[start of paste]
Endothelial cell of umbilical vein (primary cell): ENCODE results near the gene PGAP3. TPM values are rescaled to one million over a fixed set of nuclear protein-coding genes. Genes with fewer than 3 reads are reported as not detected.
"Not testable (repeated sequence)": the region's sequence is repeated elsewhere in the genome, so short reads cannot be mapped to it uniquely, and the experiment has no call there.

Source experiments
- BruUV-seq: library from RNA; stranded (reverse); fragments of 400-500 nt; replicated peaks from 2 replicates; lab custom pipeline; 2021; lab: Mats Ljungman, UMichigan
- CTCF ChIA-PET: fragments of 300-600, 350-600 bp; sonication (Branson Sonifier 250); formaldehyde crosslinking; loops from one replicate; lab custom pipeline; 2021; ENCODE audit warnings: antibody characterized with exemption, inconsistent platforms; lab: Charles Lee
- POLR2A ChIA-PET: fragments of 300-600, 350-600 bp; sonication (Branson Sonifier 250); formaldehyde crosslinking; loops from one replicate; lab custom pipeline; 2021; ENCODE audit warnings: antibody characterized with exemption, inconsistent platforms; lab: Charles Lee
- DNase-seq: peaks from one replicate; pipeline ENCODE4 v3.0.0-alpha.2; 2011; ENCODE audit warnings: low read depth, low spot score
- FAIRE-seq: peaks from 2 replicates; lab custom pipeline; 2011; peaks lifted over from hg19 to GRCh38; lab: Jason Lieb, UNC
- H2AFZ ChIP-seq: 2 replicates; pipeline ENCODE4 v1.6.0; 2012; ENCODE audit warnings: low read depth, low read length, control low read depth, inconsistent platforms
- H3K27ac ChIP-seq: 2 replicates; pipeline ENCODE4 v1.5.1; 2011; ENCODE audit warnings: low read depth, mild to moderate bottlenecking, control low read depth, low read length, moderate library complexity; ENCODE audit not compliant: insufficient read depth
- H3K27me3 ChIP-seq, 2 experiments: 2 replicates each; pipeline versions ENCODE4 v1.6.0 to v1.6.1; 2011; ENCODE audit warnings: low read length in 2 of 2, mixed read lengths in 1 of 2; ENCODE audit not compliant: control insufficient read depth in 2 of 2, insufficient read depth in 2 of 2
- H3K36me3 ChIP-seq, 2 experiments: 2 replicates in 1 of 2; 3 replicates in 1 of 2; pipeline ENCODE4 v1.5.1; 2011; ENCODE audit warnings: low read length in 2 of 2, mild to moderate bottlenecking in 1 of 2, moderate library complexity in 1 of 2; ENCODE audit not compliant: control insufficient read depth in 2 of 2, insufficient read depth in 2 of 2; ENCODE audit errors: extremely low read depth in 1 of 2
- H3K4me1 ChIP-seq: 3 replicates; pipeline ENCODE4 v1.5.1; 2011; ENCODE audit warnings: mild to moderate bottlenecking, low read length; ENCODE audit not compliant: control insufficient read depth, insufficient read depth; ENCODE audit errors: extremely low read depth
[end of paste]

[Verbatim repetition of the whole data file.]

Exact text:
Endothelial cell of umbilical vein (primary cell): ENCODE results near the gene PGAP3. TPM values are rescaled to one million over a fixed set of nuclear protein-coding genes. Genes with fewer than 3 reads are reported as not detected.
"Not testable (repeated sequence)": the region's sequence is repeated elsewhere in the genome, so short reads cannot be mapped to it uniquely, and the experiment has no call there.

Source experiments
- BruUV-seq: library from RNA; stranded (reverse); fragments of 400-500 nt; replicated peaks from 2 replicates; lab custom pipeline; 2021; lab: Mats Ljungman, UMichigan
- CTCF ChIA-PET: fragments of 300-600, 350-600 bp; sonication (Branson Sonifier 250); formaldehyde crosslinking; loops from one replicate; lab custom pipeline; 2021; ENCODE audit warnings: antibody characterized with exemption, inconsistent platforms; lab: Charles Lee
- POLR2A ChIA-PET: fragments of 300-600, 350-600 bp; sonication (Branson Sonifier 250); formaldehyde crosslinking; loops from one replicate; lab custom pipeline; 2021; ENCODE audit warnings: antibody characterized with exemption, inconsistent platforms; lab: Charles Lee
- DNase-seq: peaks from one replicate; pipeline ENCODE4 v3.0.0-alpha.2; 2011; ENCODE audit warnings: low read depth, low spot score
- FAIRE-seq: peaks from 2 replicates; lab custom pipeline; 2011; peaks lifted over from hg19 to GRCh38; lab: Jason Lieb, UNC
- H2AFZ ChIP-seq: 2 replicates; pipeline ENCODE4 v1.6.0; 2012; ENCODE audit warnings: low read depth, low read length, control low read depth, inconsistent platforms
- H3K27ac ChIP-seq: 2 replicates; pipeline ENCODE4 v1.5.1; 2011; ENCODE audit warnings: low read depth, mild to moderate bottlenecking, control low read depth, low read length, moderate library complexity; ENCODE audit not compliant: insufficient read depth
- H3K27me3 ChIP-seq, 2 experiments: 2 replicates each; pipeline versions ENCODE4 v1.6.0 to v1.6.1; 2011; ENCODE audit warnings: low read length in 2 of 2, mixed read lengths in 1 of 2; ENCODE audit not compliant: control insufficient read depth in 2 of 2, insufficient read depth in 2 of 2
- H3K36me3 ChIP-seq, 2 experiments: 2 replicates in 1 of 2; 3 replicates in 1 of 2; pipeline ENCODE4 v1.5.1; 2011; ENCODE audit warnings: low read length in 2 of 2, mild to moderate bottlenecking in 1 of 2, moderate library complexity in 1 of 2; ENCODE audit not compliant: control insufficient read depth in 2 of 2, insufficient read depth in 2 of 2; ENCODE audit errors: extremely low read depth in 1 of 2
- H3K4me1 ChIP-seq: 3 replicates; pipeline ENCODE4 v1.5.1; 2011; ENCODE audit warnings: mild to moderate bottlenecking, low read length; ENCODE audit not compliant: control insufficient read depth, insufficient read depth; ENCODE audit errors: extremely low read depth